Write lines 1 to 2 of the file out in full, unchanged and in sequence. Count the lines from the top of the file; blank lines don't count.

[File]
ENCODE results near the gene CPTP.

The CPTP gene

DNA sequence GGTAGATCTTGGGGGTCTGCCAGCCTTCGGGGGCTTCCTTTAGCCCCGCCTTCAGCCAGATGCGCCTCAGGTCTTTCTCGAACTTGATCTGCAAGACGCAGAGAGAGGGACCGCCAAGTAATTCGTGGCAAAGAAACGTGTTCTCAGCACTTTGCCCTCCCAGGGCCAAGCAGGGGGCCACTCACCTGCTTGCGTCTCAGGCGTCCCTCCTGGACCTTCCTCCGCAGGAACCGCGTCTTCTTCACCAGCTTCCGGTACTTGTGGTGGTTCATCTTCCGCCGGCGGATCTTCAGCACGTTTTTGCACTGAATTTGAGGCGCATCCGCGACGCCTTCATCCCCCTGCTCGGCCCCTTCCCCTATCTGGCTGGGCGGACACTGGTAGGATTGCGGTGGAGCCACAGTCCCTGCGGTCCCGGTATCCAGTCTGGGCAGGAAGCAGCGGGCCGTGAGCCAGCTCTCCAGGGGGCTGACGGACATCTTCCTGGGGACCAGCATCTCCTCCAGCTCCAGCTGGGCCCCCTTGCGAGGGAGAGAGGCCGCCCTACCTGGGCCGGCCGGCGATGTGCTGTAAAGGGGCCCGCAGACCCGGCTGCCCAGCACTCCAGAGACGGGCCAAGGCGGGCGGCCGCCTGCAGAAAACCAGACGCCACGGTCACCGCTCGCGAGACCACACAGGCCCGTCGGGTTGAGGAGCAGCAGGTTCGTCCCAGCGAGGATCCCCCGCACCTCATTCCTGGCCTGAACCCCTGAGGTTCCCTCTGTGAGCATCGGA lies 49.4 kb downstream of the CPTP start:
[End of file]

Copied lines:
ENCODE results near the gene CPTP.

The CPTP gene